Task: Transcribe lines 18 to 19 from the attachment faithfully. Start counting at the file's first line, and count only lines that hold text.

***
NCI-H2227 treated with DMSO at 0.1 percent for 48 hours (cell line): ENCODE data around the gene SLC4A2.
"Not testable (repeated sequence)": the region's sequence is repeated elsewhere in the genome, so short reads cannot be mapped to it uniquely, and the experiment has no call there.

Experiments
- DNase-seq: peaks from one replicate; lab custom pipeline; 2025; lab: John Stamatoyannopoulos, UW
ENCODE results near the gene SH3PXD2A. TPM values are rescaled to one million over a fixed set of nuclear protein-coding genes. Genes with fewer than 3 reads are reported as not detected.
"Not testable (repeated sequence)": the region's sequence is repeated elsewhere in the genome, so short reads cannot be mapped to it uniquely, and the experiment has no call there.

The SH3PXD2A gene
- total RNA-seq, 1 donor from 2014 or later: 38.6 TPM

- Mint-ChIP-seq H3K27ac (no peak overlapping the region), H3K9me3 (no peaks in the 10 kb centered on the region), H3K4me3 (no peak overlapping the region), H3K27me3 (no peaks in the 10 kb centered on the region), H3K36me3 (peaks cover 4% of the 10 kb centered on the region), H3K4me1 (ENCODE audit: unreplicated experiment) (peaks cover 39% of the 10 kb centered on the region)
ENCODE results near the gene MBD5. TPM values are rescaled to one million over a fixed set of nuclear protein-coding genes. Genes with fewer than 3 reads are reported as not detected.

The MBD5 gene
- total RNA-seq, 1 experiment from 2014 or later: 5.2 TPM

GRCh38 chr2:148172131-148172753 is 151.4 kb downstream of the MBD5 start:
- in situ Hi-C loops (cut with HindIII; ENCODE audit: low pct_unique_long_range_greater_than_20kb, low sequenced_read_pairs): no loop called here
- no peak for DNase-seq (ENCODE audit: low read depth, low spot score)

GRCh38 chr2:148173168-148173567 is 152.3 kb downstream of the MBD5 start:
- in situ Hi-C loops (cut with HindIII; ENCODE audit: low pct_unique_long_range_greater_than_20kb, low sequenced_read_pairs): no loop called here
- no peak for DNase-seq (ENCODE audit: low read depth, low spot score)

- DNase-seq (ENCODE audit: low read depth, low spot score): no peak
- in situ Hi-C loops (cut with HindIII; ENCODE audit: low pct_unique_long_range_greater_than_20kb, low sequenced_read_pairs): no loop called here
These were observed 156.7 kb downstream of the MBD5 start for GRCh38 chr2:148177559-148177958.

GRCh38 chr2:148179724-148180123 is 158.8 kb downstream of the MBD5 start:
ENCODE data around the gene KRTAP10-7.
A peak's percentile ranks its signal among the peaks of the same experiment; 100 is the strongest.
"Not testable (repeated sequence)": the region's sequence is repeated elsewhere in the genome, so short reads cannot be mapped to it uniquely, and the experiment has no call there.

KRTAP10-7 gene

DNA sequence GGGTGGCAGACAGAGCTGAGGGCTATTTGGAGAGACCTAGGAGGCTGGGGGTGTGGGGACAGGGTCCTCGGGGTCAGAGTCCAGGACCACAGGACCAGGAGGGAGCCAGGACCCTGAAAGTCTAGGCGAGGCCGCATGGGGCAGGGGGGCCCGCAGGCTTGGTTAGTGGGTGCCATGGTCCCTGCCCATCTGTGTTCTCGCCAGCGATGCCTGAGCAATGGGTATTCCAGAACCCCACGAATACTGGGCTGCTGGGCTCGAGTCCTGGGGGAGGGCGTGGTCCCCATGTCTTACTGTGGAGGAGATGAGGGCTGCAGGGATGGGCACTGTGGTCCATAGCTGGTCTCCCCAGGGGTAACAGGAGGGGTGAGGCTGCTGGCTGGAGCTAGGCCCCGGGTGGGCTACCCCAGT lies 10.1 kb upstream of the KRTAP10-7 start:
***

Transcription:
- no peak for DNase-seq (ENCODE audit: low read depth, low spot score)

- DNase-seq (ENCODE audit: low read depth, low spot score): no peak